An Emperor Among Us: The Eccentric Life and Benevolent Reign of Norton I, Emperor of the United States, as Told by Mark Twain
Everyone can name America’s first president, but can you name our first (and only) Emperor? Mark Twain certainly can, and even one of America’s finest satirists wishes he’d created a character as whimsical and unexpected as Joshua A. Norton, Emperor of the United States and Protector of Mexico.
An Emperor Among Us is an intriguing experiment, presenting the true story of Emperor Norton as filtered through the playfully insightful lens of Mark Twain. St. John ambitiously attempts not only to capture the inimical voice of an American icon, but to chronicle the life of a self-made American legend. On the historical side, he succeeds with great aplomb. From his childhood in South Africa and his friendship with Peter Robertson to his American business dealings and reemergence as the Emperor, St. John paints the thoroughly engaging picture of a man who expects the same respect for his adopted land as he demands for himself. The Emperor was no mere kook, he was a champion of public safety and San Francisco pride, and St. John is as true to the Emperor’s spirit as he is to his failings.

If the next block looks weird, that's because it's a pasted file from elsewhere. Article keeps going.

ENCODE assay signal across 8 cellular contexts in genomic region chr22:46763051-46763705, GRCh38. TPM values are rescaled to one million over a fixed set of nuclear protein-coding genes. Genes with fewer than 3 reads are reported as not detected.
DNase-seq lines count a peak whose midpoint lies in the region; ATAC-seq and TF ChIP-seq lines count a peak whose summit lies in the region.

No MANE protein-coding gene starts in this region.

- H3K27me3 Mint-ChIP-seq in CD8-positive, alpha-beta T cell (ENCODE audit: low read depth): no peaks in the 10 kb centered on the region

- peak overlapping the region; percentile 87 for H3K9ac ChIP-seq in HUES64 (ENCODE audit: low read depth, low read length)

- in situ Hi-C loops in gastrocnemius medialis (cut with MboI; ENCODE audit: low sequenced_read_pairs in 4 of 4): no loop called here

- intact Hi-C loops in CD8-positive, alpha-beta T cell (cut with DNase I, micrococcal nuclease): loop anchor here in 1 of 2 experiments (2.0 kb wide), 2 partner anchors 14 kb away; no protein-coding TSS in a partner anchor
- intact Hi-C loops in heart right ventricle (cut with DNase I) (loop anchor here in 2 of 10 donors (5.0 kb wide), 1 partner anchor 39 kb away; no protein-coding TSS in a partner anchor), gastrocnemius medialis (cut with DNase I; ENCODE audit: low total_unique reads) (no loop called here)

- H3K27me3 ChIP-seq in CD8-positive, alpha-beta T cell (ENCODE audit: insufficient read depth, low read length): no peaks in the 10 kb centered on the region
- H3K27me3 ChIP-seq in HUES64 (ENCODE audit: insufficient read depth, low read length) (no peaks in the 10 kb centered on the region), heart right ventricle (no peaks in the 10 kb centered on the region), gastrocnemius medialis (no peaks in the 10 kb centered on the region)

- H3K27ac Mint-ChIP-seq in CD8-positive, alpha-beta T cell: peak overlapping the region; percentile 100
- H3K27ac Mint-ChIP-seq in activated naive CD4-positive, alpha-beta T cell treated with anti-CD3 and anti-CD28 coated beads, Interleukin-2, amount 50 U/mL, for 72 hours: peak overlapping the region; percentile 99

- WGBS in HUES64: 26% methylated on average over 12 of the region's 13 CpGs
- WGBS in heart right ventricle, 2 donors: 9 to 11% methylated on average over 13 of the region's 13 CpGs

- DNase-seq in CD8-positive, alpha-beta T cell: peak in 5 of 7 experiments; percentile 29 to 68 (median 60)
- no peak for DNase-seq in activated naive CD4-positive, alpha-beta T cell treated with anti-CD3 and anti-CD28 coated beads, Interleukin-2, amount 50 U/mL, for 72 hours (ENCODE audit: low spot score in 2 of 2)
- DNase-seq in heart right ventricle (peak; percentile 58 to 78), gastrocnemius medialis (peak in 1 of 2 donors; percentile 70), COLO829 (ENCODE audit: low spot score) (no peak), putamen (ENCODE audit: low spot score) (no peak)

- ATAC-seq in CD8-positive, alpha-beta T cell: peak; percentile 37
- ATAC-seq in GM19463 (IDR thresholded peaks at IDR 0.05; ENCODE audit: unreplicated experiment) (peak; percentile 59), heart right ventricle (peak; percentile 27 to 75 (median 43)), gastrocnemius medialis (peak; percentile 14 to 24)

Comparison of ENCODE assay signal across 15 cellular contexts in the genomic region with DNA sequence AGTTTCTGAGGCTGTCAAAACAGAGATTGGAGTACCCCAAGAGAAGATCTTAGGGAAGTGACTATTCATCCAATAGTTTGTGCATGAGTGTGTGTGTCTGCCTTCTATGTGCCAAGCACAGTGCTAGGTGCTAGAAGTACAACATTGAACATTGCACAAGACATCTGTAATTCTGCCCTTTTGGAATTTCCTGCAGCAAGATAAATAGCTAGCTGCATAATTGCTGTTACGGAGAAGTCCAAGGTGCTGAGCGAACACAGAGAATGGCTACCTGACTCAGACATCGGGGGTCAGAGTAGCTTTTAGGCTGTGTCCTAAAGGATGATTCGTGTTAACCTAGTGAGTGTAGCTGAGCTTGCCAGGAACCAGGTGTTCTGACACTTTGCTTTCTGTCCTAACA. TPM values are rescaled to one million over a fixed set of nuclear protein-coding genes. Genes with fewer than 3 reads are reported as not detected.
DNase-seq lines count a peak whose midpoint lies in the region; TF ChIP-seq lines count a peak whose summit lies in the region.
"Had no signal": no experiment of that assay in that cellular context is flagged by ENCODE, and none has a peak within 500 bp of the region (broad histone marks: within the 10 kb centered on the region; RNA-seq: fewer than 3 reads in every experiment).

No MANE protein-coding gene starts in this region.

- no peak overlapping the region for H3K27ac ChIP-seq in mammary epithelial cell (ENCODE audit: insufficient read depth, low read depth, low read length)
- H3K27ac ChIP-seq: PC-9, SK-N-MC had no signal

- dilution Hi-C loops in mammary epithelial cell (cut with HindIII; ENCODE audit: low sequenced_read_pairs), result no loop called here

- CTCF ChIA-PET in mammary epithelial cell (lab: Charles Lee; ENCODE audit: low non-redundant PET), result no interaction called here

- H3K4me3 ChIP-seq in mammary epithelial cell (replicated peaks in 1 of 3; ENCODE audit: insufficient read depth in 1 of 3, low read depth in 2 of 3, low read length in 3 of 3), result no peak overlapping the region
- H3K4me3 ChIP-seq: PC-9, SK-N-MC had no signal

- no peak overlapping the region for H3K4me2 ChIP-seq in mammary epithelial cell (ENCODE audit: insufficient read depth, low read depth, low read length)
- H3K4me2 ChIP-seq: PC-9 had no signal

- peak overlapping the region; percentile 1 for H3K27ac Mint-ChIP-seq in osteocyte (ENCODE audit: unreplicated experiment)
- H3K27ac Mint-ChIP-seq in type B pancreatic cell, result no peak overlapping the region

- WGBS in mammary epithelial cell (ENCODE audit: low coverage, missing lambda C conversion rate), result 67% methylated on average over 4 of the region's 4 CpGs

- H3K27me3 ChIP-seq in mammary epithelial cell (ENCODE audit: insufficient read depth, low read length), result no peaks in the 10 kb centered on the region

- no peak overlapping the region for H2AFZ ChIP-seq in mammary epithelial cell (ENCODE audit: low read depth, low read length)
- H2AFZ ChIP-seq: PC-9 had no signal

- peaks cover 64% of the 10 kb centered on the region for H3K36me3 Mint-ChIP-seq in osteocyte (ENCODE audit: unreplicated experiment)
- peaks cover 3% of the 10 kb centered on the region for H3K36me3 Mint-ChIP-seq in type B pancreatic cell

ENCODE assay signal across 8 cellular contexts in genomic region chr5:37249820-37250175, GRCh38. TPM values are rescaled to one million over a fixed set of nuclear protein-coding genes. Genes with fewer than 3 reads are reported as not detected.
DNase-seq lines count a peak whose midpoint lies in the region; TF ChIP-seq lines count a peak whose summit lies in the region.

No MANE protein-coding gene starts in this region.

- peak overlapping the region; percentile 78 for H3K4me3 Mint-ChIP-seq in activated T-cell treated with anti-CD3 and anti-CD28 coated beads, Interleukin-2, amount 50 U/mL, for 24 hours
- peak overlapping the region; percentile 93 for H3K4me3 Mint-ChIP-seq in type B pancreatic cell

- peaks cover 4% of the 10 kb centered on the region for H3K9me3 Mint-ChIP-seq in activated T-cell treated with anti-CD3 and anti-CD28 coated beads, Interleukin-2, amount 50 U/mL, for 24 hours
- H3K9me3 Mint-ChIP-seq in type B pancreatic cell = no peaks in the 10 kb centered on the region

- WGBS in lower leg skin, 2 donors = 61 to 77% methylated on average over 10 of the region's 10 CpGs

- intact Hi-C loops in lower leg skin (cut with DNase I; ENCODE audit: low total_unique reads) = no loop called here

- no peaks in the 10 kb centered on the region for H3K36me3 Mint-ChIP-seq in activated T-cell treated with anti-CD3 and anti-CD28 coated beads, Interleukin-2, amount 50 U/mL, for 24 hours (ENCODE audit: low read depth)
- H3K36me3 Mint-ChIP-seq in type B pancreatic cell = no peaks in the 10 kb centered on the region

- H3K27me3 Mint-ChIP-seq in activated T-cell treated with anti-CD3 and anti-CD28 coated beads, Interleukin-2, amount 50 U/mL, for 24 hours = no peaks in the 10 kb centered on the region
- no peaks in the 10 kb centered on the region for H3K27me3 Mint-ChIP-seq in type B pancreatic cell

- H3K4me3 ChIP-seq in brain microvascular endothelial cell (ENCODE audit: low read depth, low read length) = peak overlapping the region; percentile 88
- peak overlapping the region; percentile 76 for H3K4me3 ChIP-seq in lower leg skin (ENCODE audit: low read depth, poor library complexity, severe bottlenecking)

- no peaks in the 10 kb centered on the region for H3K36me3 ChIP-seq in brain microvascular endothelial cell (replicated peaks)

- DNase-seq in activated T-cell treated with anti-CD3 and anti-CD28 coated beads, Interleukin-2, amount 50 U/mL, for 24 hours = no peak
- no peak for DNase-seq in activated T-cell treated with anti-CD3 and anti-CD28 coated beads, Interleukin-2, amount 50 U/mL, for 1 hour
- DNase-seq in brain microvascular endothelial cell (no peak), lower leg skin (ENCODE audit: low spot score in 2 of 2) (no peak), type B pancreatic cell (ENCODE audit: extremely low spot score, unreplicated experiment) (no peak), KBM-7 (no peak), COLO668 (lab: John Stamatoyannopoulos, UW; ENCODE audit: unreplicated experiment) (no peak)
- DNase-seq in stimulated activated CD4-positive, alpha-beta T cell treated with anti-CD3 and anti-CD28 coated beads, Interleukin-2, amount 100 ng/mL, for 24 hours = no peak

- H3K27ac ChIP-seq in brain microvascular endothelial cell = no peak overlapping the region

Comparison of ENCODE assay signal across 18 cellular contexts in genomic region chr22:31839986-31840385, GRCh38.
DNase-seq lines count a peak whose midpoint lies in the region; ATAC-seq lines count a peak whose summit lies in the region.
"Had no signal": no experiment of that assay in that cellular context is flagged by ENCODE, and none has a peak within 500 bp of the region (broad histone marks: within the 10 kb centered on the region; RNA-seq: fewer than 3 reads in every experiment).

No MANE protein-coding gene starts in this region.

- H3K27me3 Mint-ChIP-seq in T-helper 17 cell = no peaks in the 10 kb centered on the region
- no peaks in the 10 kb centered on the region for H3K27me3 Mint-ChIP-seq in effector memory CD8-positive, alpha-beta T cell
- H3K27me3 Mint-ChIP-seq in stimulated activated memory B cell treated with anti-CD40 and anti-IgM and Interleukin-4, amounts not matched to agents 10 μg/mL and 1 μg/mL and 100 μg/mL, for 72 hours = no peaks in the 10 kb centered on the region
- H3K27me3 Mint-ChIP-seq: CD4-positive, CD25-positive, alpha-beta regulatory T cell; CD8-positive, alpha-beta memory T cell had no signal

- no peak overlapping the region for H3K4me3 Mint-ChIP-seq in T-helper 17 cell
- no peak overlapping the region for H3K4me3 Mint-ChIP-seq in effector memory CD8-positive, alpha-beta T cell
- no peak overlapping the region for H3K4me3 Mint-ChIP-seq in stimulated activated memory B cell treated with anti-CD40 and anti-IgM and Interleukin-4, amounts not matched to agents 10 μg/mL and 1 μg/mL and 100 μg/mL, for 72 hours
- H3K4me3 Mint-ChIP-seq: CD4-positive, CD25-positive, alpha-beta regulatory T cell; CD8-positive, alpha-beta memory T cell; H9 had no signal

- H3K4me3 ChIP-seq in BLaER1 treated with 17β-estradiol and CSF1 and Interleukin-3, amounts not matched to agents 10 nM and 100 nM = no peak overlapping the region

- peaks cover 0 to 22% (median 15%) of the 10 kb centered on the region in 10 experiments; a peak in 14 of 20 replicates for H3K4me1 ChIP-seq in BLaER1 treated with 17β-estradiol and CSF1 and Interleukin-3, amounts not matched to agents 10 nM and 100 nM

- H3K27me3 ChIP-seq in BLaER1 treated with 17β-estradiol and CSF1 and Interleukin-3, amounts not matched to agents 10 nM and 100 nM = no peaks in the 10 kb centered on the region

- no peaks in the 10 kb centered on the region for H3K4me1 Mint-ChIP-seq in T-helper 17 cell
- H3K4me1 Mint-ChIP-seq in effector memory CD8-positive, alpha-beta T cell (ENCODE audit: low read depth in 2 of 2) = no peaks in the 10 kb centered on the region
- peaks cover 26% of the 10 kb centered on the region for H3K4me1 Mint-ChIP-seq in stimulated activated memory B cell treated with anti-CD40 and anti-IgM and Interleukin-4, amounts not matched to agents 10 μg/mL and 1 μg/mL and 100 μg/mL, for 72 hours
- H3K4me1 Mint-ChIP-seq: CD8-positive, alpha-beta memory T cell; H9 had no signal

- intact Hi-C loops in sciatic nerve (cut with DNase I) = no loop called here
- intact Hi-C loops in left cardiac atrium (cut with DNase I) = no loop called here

On the fictional side, he stumbles a bit. The voice of Twain starts and ends strong, but there are numerous passages that lack the twinkle and keenness of Twain’s storytelling charm. I don’t know that any writer, no matter how talented, could truly recreate that singular voice, but St. John makes an admirable go of it, straddling the line between fiction and nonfiction.
An Emperor Among Us is respectful without being blind to Norton’s less flattering qualities, giving us the true measure of the man and the legend. All biographies, even those in the fiction section, should strive for the same sense of honesty and fun. I really enjoyed this book.
|Author||David St. John|
|Page Count||180 pages|
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